Superconductors: Basic Concepts Daniel Shantsev • AMCS group

Superconductors: Basic Concepts Daniel Shantsev • AMCS group
Superconductors: Basic Concepts
Daniel Shantsev
AMCS group
Department of Physics
University of Oslo
• History
• Superconducting materials
• Properties
• Understanding
• Applications
Research School Seminar
February 6, 2006
Discovery of Superconductivity
Discovered by Kamerlingh Onnes
in 1911 during first low temperature
measurements to liquefy helium
Whilst measuring the resistivity of
“pure” Hg he noticed that the electrical
resistance dropped to zero at 4.2K
How small is zero?
A lead ring carrying a current of several hundred
ampères was kept cooled for a period of 2.5
years with no measurable change in the current
1913
The superconducting elements
Li
Be
0.026
Na
K
Transition temperatures (K)
Critical magnetic fields at absolute zero (mT)
Mg
Ca
Sc
Ti
0.39
10
Rb
Cs
Sr
Ba
Y
La
6.0
110
Zr
V
Cr
Mn
Fe
Fe Co
C
N
O
F
Ne
Al
Si
P
S
Cl
Ar
Ge
As
Se
Br
Kr
I
Xe
At
Rn
1.14
10
Ni
Cu
Zn
Ga
0.875 1.091
(iron)
5.3
5.1
Tc=1K
Nb Mo Tc Ru Rh Pd Ag Cd In Sn Sb Te
(at 20GPa)
9.5
0.92 7.77
0.51 0.03
0.56
3.4
3.72
5.38
142
Nb
0.546
(Niobium)
4.7
198
9.5
141
HfTc=9K
Ta W
Re
Os
Ir
1.4
20
0.655
16.5
0.14
1.9
0.12
B
4.483 0.012
0.1
c 83
H =0.2T
7
5
3
Pt
Au
29.3
30
Hg
Tl
Pb
4.153
41
2.39
17
7.19
80
Bi
Po
Transition temperatures (K) and critical fields are generally low
Metals with the highest conductivities are not superconductors
The magnetic 3d elements are not superconducting
...or so we thought until 2001
Superconducting transition temperature (K)
Superconductivity in alloys and oxides
HgBa2Ca2Cu3O9
(under pressure)
160
Highest Tc
140
HgBa2Ca2Cu3O9
120
TlBaCaCuO
138 K
(at normal pressure)
BiCaSrCuO
100
YBa2Cu3O7
Liquid Nitrogen
temperature (77K)
80
60
MgB2
(LaBa)CuO
40
20
1987
Hg Pb Nb
1910
NbC
1930
NbN
Nb3Sn
Nb3Ge
V3Si
1950
1970
1990
General properties
• Zero resistance at T<Tc
(Kamerlingh Onnes, 1911)
Ideal conductor
(the resistive state is restored
in a magnetic field or at high transport currents)
• Magnetic field is excluded from
a superconductor
(Meissner & Ochsenfeld, 1933)
Ideal diamagnet
Superconductivity – Quantum phenomenon at macroscale
Quantization of magnetic flux
Deaver & Fairbank, 1961
B
Long hollow cylinder
2
the magnetic flux through a superconducting ring
is an integer multiple of a flux quantum
6
BCS Theory
Bardeen
Cooper
Schriffer
1972
(1) Electrons combine in Cooper pairs
due to interactions with phonons
x
(2) All Cooper pairs (bosons) condense
into one quantum state separated by an
energy gap from excited states
Metal:
many individual electrons
Superconductor: all electrons move coherently
Experimental evidence for BCS
Ivar Giaver
(UiO)
direct experimental
evidence of the existence
of the energy gap
1973
From the Nobel lecture,
http://nobelprize.org/physics/laureates/1973/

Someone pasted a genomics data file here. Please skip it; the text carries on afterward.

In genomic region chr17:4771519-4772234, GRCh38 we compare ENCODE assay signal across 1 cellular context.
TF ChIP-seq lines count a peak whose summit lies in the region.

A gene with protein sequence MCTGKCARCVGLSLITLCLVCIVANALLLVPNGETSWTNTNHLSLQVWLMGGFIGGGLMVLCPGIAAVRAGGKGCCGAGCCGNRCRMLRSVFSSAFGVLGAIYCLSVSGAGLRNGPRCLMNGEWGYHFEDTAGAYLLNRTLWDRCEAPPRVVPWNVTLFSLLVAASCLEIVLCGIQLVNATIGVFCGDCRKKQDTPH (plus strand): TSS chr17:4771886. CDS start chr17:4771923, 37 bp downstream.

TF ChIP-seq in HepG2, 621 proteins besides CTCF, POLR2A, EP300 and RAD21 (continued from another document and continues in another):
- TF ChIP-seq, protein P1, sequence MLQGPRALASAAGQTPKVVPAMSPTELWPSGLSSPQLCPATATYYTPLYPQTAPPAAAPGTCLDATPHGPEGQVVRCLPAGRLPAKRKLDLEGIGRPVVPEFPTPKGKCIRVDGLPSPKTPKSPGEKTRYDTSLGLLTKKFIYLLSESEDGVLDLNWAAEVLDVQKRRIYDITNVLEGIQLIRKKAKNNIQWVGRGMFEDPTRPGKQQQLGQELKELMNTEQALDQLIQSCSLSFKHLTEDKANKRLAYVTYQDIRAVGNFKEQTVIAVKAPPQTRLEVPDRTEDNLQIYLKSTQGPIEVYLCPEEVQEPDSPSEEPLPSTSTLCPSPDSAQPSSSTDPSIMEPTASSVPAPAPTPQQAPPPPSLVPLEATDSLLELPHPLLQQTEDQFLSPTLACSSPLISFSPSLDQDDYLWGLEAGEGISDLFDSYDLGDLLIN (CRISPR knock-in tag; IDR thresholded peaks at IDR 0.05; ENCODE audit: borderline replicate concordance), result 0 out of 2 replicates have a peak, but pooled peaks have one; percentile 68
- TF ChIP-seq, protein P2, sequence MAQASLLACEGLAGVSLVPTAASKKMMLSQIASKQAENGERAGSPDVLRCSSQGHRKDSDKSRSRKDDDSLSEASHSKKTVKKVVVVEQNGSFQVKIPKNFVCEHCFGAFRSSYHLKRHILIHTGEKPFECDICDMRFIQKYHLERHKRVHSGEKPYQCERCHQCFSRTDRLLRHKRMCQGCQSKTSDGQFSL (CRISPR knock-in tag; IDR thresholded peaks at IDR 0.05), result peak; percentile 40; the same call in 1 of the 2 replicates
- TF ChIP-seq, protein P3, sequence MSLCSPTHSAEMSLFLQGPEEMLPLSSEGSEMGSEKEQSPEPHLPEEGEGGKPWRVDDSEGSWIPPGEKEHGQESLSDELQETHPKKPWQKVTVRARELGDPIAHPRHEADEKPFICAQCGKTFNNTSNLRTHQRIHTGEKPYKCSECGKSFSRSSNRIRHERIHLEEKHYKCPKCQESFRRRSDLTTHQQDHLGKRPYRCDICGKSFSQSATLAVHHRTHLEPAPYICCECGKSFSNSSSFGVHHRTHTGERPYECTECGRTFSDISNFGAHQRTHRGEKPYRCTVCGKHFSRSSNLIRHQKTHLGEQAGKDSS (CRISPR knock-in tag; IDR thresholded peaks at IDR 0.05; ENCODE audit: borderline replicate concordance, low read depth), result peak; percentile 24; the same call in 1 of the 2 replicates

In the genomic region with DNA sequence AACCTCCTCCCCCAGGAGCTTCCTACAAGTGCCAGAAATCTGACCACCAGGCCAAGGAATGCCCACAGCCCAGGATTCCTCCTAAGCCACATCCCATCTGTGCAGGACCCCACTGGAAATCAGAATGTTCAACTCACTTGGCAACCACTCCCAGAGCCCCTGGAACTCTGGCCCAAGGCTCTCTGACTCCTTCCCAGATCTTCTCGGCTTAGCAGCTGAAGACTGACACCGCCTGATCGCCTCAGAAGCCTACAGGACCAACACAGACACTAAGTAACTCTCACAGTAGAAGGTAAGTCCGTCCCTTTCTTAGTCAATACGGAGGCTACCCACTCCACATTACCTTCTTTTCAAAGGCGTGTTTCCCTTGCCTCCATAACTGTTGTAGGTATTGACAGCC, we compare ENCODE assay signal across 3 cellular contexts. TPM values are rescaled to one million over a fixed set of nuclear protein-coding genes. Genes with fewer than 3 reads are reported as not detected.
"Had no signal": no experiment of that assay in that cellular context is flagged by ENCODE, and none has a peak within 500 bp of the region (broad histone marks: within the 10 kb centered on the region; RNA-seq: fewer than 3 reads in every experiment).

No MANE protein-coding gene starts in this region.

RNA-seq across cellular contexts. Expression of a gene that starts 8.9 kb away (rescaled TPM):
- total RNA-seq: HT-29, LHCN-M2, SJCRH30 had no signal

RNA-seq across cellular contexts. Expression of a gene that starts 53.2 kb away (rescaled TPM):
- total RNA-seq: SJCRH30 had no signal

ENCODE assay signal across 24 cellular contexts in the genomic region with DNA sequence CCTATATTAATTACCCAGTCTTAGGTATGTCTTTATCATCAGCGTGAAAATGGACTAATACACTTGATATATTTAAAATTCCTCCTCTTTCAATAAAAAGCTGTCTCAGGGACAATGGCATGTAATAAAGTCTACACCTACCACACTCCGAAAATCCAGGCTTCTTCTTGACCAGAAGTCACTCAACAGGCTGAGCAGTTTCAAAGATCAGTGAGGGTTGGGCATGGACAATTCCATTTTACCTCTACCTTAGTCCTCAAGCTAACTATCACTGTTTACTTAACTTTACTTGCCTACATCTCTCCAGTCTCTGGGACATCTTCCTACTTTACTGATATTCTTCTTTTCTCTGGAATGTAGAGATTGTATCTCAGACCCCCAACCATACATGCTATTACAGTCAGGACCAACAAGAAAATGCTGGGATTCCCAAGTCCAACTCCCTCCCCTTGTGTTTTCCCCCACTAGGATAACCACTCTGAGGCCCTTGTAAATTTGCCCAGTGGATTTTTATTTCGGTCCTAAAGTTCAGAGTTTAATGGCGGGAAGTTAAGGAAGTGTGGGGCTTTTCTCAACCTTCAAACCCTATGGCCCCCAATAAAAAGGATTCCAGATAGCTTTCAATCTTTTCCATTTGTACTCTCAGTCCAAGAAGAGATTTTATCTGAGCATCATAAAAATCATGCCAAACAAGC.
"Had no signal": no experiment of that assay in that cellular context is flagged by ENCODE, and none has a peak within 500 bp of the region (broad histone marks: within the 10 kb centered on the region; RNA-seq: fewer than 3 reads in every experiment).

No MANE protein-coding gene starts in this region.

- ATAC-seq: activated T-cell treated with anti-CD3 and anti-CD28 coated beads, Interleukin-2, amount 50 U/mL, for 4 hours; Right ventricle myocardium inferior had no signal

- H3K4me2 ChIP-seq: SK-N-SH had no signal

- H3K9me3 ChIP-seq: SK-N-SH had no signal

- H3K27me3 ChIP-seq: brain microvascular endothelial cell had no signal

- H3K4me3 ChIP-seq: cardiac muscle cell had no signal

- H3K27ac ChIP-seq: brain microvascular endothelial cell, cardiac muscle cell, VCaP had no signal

N
S
Superconductivity – Quantum phenomenon at macroscale
Quantization of magnetic flux
Deaver & Fairbank, 1961
B
2
BCS:
All Cooper pairs are desribed by
one wave function:
 =| | ei
 dx = 2 /0 = 2k
B. Josephson
Josephson effect
S
I
1973
What is the resistance of the junction?
S
For small currents, the junction is a
superconductor!
V
I = Ic sin (1 - 2)
Supercurrent
Phase of the wave function
Josephson interferometer
Most sensitive magnetometer – SQUID
(superconducting quantum interference device)
SQUID sensitivity
Heart fields
Brains fields
10-14 T
10-10 T
10-13 T
Magnetic
field
Hc
Normal state
Vortex lattice
Type I
A. A. Abrikosov
Meissner state
Temperature
Hc2
Tc
Normal state
Mixed state
(vortex matter)
Hc1
2003
(published 1957)
Type II
Meissner state
Temperature
Tc
Vortex
normal core
x
Coherence length
J
x
B(r)
London penetration depth
l
l
Flux quantum:
 B dA
superconductor
= h/2e = 0
l
x<l
type II
NS interface

x>l
type I
NS interface

12
Ginzburg-Landau Theory
V. L. Ginzburg,
L. D. Landau
2003
Order parameter?
a  T-Tc
Ginzburg-Landau functional:
13
High-current Cables
~100 times better than Cu
In May of 2001
some 150,000 residents of Copenhagen
began receiving their electricity through
high-Tc superconducting material
(30 meters long cable).
Magnetic Resonance Imaging (MRI)
• 75 million MRI scans per year
• Higher magnetic field means higher sensitivity
Magnetoencephalography
Measuring tiny magnetic fields
in the human brain
• Electric generators made with superconducting wire
• Superconducting Magnetic Energy Storage System
• Superconductor-based transformers and fault limiters
• Infrared sensors
• Magnetic shielding devices
• Ultra-high-performance filters
• etc
Most high energy accelerators now use superconducting magnets. The proton
accelerator at Fermilab uses 774 superconducting magnets (7 meter long tubular
magnets which generate a field of 4.5 Tesla) in a ring of circumference 6.2 km.
The coils are made of NbSn3 or NbTi embedded in form of fine filaments
(20 mm diameter) in a copper matrix
Image
from
BNL
Superconducting magnet designed for the Alpha Magnetic Spectrometer
at the International Space Station
to help look for dark matter, missing matter & antimatter
Image
from
U.Geneva
Levitation: MagLev Trains
Miyazaki Maglev Test Track, 40 km
• No friction
• Super-high speed
• Safety
• Noiseless
581 km/h
Vortex pinning
Record
trapped field:
17 Tesla
Field
distribution
Ba
f
J
Jc
Lorentz force:
f = JB
presintered
123-pellet
• The maximal field in the magnets,
• The maximal current in the cables
are determined by vortex pinning
=> it’s important to study vortices
Top-seeded melt-growth
Superconductivity Lab @ UiO
Magneto-optical
imaging
Åge Olsen:
Observation of what Vortices do
NbSe2 field-cooled to 4.3 K
Sanyalak
Niratisairak:
Characterization
of MO-films
10 mm
Jørn Inge Vestgården:
Calculation of Vortex distributions
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